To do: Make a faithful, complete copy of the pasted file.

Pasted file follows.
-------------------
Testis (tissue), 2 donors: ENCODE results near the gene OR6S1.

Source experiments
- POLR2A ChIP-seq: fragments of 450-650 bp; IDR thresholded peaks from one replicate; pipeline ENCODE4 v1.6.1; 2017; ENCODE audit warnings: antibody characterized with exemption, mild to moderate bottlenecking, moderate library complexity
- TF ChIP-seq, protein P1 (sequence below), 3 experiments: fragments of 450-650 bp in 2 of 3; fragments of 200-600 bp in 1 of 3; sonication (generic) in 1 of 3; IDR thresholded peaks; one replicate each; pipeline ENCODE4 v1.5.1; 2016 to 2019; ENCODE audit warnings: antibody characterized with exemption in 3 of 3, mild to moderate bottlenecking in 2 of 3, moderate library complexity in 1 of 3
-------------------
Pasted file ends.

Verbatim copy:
Testis (tissue), 2 donors: ENCODE results near the gene OR6S1.

Source experiments
- POLR2A ChIP-seq: fragments of 450-650 bp; IDR thresholded peaks from one replicate; pipeline ENCODE4 v1.6.1; 2017; ENCODE audit warnings: antibody characterized with exemption, mild to moderate bottlenecking, moderate library complexity
- TF ChIP-seq, protein P1 (sequence below), 3 experiments: fragments of 450-650 bp in 2 of 3; fragments of 200-600 bp in 1 of 3; sonication (generic) in 1 of 3; IDR thresholded peaks; one replicate each; pipeline ENCODE4 v1.5.1; 2016 to 2019; ENCODE audit warnings: antibody characterized with exemption in 3 of 3, mild to moderate bottlenecking in 2 of 3, moderate library complexity in 1 of 3